Flood file photo

KEVIN HARVISON | Staff photo

This photo from August 2013 shows some of the flooding in a hallway at Parker Intermediate Center after a water pipe beneath the school broke, resulting in extensive damage.

The Oklahoma Supreme Court has reversed lower court rulings that were in favor of a group insurer which denied McAlester Public School’s claims for damages after a broken water pipe resulted in flooding of parts of Parker Intermediate Center in 2013.

In a decision issued Tuesday, the Supreme Court vacated a previous opinion by the Oklahoma Court of Civil Appeals and also reversed a Pittsburg County District Court decision that had been in favor of the school’s insurance group — with the Supreme court’s new split-decision in favor of MPS.

This week’s Supreme Court decision orders the case remanded back to Pittsburg County District Court for further proceedings.

“This is great news,” MPS Superintendent Randy Hughes said Wednesday. Speaking of the costly repairs that had to be done at Parker after the flooding event, Hughes said “Everything was repaired with local money.”

Hughes is hoping MPS can now recoup some of those costs.

Parker was insured in 2013 through the Oklahoma Schools Risk Management Trust, also known as OSMRT — an inter-local cooperative consisting of public schools and alternative education cooperatives which pool their property casualty risks through a member-funded self-insurance program.

On August 13, 2013, a water pipe under the school broke, causing extensive damage to the school and forcing the evacuation of students and MPS personnel.

The event resulted in the flooding of a number of classrooms. Parts of the building cracked and some of the windows cracked or popped from their sills.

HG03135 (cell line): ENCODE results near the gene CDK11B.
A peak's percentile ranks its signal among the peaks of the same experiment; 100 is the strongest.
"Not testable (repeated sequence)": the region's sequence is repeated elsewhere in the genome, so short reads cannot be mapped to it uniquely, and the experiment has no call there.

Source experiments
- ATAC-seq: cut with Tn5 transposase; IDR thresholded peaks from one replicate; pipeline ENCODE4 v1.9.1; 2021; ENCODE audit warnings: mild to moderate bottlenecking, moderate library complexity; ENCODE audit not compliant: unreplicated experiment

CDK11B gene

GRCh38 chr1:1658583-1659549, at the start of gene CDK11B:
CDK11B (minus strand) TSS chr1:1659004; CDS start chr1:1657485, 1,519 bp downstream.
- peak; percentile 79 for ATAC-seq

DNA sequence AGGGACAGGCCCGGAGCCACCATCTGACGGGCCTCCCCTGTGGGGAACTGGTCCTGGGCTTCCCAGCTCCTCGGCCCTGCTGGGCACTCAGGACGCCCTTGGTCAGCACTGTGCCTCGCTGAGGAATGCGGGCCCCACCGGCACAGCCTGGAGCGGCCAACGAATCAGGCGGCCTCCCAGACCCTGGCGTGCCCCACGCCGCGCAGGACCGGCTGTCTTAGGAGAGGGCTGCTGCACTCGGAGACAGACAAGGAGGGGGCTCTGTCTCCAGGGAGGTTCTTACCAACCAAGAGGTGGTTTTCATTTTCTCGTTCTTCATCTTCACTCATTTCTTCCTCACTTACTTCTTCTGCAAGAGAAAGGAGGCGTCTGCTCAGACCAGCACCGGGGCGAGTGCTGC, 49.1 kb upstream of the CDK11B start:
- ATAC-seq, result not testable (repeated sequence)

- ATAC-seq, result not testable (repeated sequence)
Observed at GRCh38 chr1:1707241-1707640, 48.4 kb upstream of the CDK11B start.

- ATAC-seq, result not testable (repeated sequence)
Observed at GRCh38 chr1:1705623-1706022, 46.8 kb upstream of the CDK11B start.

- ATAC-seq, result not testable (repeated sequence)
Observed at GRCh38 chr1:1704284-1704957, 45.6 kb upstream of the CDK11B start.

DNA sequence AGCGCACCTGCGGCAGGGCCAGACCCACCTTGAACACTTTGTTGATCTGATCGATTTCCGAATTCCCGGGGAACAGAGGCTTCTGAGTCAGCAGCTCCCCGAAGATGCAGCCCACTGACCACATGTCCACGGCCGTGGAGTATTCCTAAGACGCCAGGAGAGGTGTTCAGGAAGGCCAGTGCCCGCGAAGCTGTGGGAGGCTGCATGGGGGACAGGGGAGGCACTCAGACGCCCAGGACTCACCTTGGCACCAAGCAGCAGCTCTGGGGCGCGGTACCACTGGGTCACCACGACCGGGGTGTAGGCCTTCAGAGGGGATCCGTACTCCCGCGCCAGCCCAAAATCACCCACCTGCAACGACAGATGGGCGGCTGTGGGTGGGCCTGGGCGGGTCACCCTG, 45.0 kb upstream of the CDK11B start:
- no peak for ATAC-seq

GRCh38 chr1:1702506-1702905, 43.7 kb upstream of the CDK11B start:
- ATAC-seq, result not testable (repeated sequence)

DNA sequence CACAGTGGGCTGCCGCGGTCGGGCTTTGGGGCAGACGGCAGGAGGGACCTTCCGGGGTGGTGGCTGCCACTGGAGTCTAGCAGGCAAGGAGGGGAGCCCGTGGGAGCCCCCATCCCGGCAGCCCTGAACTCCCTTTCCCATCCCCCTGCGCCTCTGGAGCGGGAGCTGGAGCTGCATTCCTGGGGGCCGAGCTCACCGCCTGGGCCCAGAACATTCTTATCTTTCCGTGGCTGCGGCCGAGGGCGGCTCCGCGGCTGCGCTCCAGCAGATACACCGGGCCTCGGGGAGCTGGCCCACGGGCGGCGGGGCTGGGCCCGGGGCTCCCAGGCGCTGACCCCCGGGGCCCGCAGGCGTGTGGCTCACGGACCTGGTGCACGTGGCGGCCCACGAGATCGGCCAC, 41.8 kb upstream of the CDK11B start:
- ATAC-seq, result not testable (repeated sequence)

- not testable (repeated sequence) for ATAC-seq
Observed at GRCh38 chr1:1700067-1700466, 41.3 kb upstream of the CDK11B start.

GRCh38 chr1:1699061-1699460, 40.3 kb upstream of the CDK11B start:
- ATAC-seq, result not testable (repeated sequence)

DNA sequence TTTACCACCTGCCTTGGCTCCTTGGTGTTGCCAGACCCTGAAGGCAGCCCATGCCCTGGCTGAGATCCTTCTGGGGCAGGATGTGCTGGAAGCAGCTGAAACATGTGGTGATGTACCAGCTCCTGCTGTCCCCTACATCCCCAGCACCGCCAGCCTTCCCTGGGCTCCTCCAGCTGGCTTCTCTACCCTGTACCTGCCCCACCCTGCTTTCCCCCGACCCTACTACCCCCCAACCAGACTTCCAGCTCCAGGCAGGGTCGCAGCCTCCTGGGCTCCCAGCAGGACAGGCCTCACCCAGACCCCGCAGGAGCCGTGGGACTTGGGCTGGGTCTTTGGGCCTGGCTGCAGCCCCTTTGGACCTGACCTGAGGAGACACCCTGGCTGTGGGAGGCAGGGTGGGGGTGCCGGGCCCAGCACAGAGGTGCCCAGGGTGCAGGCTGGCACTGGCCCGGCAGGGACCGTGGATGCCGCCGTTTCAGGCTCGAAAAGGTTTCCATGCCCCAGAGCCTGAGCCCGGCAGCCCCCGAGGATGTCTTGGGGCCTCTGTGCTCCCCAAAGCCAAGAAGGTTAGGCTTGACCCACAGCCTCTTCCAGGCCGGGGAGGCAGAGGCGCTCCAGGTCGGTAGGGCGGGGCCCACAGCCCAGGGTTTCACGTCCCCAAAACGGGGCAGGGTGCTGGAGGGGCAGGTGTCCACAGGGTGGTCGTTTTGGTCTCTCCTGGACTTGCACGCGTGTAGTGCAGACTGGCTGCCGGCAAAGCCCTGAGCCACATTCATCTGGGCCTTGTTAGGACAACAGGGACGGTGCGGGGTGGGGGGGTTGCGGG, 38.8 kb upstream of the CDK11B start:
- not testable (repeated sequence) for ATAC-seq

It all resulted in MPS temporarily holding some Parker classes at the alternate site of Saint John’s Catholic Church.

Since the school had an insurance policy through OSMRT, MPS administrators sought a claim to cover the damages. OSMRT denied the claim, contending the pipe had been broken by a movement of the earth and high-pressure water expulsions — and maintaining the school was not covered as a result.

OSMRT not only denied the claim, but also brought a declaratory judgment action in Pittsburg County District Court holding that the MPS Plan of Coverage did not cover damage from the broken water pipe.

In response, MPS filed a counterclaim for a breach of contract and sought indemnification through its insurer to pay for losses the school incurred. MPS attorneys sought damages “in an amount in excess of $75,000.”

Pittsburg County Associate District Judge Tim Mills “granted summary judgment for Oklahoma Schools Risk Management on its request for declaratory relief and against McAlester Public Schools on its indemnity claim,” the Supreme Court ruling notes.

MPS then appealed the decision to the Oklahoma Court of Criminal Appeals, which affirmed the judgment from Pittsburg County District Court in favor of the insurer.

However, the Oklahoma Supreme Court disagreed in its 5-4 ruling issued this week in favor of MPS on the school district’s appeal.

“We agree with McAlester schools that OSMRT failed to show a policy-based exclusion to coverage for the event based upon earth movement and flow of water exclusions,” the assenting Supreme Court justices stated in their opinion.

McAlester attorneys Joe Ervin and Bill Ervin, of the Ervin & Ervin law firm, represented MPS, with Oklahoma attorney Rex Travis. Joe Ervin credited Travis with his work on the case, along with the work of individuals from MPS.

“It represents the work of a lot of people associated with the schools,” Joe Ervin said of the decision in favor of MPS. “It will have a positive financial impact on the school.”

Hughes is hoping that’s sooner rather than later.

“We will be checking on all the details,” Hughes said. “I am glad it was in our favor.”

Contact James Beaty at jbeaty@mcalesternews.com

Contact James Beaty by email at jbeaty@mcalesternews.com.

James Beaty is senior editor at the McAlester News-Capital